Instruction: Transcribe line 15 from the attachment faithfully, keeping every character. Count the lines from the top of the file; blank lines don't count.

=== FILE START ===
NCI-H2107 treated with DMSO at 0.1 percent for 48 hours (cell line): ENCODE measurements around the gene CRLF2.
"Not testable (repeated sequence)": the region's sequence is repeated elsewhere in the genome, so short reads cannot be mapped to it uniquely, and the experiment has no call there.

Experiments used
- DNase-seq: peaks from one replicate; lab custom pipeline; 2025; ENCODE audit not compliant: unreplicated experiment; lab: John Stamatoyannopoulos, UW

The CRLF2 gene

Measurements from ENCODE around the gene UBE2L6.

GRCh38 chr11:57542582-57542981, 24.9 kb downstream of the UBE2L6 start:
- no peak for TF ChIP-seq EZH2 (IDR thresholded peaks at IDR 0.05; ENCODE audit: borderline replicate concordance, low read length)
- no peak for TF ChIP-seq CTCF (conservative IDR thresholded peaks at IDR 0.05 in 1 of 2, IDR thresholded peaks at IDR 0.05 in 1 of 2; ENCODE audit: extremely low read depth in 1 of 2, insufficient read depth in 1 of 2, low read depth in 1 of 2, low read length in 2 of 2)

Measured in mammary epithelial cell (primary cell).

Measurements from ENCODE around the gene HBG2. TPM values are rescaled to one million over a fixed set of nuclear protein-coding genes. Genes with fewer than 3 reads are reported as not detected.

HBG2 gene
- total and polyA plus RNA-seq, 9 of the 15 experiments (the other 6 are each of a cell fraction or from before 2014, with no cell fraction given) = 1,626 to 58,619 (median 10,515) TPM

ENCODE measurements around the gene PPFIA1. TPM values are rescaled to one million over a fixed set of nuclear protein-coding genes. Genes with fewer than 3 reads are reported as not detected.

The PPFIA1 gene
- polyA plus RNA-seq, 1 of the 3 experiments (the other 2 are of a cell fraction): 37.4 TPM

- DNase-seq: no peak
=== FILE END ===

The PPFIA1 gene